In order to commit a mortal sin, a sin that severs one’s relationship to God, one must have sufficient knowledge that what they are doing is mortally sinful. Our kids come to Catholic schools and religious education where, presumably, they learn that it is a mortal sin to skip Sunday Mass without a serious reason, such as illness or inability to travel. That means that by allowing children to come to religious education or to enroll in Catholic schools when their parents don’t come to Mass, we are enabling them to commit a mortal sin by giving them the sufficient knowledge to damn their eternal souls.That’s a plan.

We have tied our religious education to the public school system of kindergarten and eight grades. The sacraments of First Communion and Confirmation have become graduation rituals, rites of passage, instead of the beginnings of a life of faith and commitment. We have turned sacrament into sacrilege.  When you “get your sacraments” you’re “outta” there.  (“Out of there” for those who don’t speak Chicagoan.) The Sacraments are an ending instead of a beginning. I can’t do this anymore. I believe it is morally wrong. The last time I brought this problem up, angry parents called the bishop. I remember one agitated parent who railed at me for questioning his Catholicism. He said that he was perfectly good Catholic. He went to Mass every single Easter and every single Christmas without fail.

When I realized that Eastern Rite Catholics from the Middle East don’t have Communion and Confirmation classes, a light went on in my head. They receive first Communion and Confirmation when they are Baptized, even if they are infants. They have religious education for the rest of their lives and, consequently, they have a spiritual life. They are prepared for the Sacrament of Penance, but not for Communion and Confirmation. The result is that they have a vibrant spiritual like that they have maintained in the face of 1,300 years of unremitting persecution. In this country, we can’t manage a religious life because we are up against team sports.

I intend to drop the classroom model and go to a discipleship model that is called Youthchurch. It will involve Bibles, catechisms and water balloons.  And maybe doughnuts. I will know the program is a success when I find that the kids are mad at their parents for missing Mass on Sunday.

I  no longer intend to prepare children for First Communion and Confirmation. There will no longer be First Communion and Confirmation classes. How and when will the children receive Communion and Confirmation? They will receive when they are ready.  When are they ready? They are ready when they want the Sacrament. How do we know they want the Sacrament? When they understand it, can tell the pastor what it is and why they want it. If they are not in ongoing religious education and they are not coming to Mass on regular basis, they don’t want the Sacrament.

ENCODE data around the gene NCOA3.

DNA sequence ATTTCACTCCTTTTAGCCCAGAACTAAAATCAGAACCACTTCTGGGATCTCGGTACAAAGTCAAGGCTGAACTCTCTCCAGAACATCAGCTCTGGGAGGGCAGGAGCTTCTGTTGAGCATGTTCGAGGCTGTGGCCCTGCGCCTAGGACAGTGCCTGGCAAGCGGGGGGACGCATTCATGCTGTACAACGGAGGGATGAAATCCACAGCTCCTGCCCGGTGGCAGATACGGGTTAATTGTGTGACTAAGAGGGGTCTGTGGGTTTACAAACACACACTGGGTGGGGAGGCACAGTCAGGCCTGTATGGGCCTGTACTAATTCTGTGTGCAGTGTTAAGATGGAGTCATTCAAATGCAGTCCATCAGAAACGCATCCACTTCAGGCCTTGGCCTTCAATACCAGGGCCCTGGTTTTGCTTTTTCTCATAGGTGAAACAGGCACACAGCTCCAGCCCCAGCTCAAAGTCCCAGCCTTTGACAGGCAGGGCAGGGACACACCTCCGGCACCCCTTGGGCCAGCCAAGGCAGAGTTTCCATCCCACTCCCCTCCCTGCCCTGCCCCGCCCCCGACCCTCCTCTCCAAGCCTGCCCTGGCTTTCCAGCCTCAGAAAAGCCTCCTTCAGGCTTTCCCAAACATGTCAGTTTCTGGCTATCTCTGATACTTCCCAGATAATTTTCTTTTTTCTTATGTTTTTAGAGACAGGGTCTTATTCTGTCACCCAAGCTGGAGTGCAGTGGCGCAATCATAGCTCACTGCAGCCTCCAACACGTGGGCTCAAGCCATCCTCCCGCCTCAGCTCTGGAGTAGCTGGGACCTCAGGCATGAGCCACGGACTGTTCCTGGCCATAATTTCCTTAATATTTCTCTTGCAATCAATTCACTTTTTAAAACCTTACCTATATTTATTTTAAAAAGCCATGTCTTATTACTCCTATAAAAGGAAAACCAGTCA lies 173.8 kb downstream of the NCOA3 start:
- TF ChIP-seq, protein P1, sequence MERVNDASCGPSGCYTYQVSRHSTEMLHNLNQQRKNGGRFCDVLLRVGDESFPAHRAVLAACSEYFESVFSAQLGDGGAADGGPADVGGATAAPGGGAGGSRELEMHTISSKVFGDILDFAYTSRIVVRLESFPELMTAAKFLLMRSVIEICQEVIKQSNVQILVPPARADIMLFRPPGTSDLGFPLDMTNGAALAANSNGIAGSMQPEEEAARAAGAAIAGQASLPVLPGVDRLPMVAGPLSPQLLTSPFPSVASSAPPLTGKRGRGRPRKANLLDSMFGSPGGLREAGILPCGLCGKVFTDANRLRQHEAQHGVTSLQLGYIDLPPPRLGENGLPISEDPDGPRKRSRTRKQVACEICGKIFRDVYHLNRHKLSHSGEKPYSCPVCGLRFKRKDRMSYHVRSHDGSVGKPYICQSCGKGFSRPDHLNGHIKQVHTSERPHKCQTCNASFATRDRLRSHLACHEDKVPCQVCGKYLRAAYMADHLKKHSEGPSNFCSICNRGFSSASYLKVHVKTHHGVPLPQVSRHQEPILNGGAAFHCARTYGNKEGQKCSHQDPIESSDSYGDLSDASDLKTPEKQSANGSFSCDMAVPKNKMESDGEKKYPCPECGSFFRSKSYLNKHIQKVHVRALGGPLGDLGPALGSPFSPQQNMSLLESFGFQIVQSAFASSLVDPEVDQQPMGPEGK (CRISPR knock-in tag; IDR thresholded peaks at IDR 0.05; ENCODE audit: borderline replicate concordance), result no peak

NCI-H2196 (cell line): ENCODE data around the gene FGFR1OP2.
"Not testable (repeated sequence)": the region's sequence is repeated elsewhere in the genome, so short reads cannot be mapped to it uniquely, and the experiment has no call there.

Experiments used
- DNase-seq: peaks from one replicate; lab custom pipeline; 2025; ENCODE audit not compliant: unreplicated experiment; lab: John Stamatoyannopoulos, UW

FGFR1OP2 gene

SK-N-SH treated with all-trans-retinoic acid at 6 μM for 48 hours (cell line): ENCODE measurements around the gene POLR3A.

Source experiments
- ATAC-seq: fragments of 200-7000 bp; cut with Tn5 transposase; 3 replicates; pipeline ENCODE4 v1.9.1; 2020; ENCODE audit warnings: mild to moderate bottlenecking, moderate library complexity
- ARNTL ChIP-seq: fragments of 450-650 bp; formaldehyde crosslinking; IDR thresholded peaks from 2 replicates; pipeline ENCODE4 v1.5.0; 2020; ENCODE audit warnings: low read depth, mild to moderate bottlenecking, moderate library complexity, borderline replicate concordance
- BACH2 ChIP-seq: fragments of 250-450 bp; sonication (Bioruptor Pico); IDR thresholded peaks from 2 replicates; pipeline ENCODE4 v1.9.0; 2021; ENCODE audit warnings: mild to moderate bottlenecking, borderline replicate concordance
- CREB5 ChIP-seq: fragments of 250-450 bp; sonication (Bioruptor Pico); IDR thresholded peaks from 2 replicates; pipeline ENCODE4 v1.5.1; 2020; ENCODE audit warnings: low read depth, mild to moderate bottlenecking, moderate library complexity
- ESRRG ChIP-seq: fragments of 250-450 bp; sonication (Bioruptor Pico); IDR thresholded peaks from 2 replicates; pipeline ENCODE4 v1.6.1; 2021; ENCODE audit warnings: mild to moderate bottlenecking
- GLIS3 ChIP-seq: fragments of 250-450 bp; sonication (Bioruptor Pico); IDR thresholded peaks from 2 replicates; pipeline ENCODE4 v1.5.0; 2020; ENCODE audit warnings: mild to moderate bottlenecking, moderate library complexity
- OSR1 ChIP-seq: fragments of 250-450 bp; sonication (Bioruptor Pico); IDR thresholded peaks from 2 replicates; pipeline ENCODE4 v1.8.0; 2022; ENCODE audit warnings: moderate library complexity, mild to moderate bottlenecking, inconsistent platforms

I am tired to distraction of having to chase young people down the aisles in church to retrieve the Blessed Sacrament because they have no clue what it is. A year or so back, I was offering a funeral Mass and a teenaged girl came up for Communion, took the host, looked at it, turned it over and began to walk away holding it in her palm. I followed her and asked, “Have you made your First Communion?” She said simply, “I’m Jewish.” I smiled and said, “Perhaps I should take that from you.” Quite a few of the mourners were furious with me for my discourtesy.

At another funeral not long ago I saw a passel of tattooed and pierced adolescents coming down the aisle at a funeral. It was a large funeral so a number of priests were helping with Communion. I had finished my line so I stood about ten paces from the celebrant, a visiting priest. The first of the young Goths received the host, looked at it curiously and as she passed me I asked, are you Catholic? She said, “no.” I said “Perhaps I should take that.” So there began a curious ritual, of clueless youths. One priest would say “Body of Christ and the second priest would say “I’ll just take that.”

I’ve had it. My efforts will be directed to preparing people for the Sacrament of Conversion (Maybe you call it Penance or Reconciliation. Whatever.) Then maybe the little dears will understand that Communion is more than an edible poker chip. Registration will take place over the summer. I will be doing it personally. If you are registered in the parish and using envelopes, that will be the first step to getting your child in Youthchurch. How else can I tell if you are coming to Mass? As I’ve said before I don’t care that money’s in the envelope, I care that you are in the pew.